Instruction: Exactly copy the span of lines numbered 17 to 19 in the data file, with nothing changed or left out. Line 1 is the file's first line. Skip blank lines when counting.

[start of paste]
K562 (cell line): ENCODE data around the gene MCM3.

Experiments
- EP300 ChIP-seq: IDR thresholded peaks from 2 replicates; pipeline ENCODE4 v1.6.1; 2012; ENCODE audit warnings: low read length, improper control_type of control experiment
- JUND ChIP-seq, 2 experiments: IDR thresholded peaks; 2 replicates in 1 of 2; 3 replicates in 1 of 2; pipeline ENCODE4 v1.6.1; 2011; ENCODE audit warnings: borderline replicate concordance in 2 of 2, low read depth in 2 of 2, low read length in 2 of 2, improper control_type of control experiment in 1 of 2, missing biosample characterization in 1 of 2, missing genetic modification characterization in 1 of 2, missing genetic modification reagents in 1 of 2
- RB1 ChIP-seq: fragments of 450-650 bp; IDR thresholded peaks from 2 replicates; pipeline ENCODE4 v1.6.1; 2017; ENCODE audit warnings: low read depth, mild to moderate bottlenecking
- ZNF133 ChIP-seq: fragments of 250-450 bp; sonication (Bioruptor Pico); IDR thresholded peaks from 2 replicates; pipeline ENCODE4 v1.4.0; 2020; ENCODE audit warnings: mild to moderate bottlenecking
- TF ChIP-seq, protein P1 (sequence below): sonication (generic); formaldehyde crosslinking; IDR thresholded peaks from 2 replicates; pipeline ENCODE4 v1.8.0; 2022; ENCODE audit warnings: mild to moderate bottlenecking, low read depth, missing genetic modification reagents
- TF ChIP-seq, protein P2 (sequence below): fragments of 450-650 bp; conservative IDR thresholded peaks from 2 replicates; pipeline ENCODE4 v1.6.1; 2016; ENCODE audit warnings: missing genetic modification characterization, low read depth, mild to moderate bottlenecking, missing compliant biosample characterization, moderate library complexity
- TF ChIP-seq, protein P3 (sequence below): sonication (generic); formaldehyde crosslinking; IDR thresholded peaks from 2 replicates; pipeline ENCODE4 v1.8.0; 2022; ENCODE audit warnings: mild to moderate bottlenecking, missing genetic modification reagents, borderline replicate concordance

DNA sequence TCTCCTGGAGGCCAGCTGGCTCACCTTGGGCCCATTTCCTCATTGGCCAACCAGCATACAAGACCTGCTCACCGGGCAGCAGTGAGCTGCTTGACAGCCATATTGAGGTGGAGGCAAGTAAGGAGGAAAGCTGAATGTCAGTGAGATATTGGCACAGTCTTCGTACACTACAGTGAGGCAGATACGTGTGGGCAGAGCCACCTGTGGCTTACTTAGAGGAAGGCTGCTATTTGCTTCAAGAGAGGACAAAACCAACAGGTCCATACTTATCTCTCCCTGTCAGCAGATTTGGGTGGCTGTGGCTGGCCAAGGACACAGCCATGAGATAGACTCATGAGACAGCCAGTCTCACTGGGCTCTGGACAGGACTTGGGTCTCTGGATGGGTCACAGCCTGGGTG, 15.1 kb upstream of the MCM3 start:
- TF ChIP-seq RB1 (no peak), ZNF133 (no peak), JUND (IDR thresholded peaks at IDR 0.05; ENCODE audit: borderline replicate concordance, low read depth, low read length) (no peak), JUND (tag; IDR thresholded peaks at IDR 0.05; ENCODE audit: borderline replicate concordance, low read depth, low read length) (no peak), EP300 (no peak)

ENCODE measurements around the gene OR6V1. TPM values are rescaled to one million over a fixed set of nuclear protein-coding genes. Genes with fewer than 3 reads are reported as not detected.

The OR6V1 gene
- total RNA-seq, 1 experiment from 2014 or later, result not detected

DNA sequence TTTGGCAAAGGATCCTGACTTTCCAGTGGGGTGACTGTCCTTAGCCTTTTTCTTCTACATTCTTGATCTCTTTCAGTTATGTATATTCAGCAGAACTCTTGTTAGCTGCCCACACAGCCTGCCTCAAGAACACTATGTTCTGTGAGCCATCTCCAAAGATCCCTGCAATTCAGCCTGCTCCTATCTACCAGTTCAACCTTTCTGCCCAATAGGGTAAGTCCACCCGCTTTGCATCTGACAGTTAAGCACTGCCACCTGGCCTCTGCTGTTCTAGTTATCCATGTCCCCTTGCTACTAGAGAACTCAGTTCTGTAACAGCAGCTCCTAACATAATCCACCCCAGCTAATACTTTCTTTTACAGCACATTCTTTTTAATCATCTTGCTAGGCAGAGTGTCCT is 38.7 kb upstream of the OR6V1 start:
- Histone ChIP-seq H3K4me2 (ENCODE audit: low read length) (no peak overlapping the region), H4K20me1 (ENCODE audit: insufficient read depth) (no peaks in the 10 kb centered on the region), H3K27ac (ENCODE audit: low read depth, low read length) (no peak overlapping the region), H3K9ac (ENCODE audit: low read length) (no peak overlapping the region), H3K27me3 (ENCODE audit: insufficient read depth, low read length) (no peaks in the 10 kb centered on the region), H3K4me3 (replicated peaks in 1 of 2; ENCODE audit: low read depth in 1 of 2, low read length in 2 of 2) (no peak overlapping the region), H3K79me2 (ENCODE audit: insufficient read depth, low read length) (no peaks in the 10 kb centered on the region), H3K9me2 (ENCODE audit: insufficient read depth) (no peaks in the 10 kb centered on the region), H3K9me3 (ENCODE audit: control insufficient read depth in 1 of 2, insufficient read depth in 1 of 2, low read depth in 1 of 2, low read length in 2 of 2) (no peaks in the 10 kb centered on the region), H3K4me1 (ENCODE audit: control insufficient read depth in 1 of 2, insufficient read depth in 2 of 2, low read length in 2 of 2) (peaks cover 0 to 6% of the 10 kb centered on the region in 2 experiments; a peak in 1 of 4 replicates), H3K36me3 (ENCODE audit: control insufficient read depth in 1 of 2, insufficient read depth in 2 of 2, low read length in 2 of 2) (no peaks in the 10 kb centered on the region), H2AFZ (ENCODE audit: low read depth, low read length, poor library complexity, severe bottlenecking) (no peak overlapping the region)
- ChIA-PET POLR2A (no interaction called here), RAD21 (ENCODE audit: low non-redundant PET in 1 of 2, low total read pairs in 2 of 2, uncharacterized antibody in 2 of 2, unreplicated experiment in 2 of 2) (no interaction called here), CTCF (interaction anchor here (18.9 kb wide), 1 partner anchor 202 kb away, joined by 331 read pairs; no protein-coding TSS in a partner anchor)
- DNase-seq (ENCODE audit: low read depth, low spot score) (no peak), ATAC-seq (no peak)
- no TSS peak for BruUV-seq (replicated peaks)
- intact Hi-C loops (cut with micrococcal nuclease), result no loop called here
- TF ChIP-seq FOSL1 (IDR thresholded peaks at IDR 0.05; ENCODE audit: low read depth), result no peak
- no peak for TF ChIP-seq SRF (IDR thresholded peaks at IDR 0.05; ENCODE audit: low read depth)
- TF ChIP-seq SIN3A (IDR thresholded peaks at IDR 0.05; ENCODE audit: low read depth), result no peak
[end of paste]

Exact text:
- ChIA-PET POLR2A (no interaction called here), RAD21 (ENCODE audit: low non-redundant PET in 1 of 2, low total read pairs in 2 of 2, uncharacterized antibody in 2 of 2, unreplicated experiment in 2 of 2) (no interaction called here), CTCF (interaction anchor here (18.9 kb wide), 1 partner anchor 202 kb away, joined by 331 read pairs; no protein-coding TSS in a partner anchor)
- DNase-seq (ENCODE audit: low read depth, low spot score) (no peak), ATAC-seq (no peak)
- no TSS peak for BruUV-seq (replicated peaks)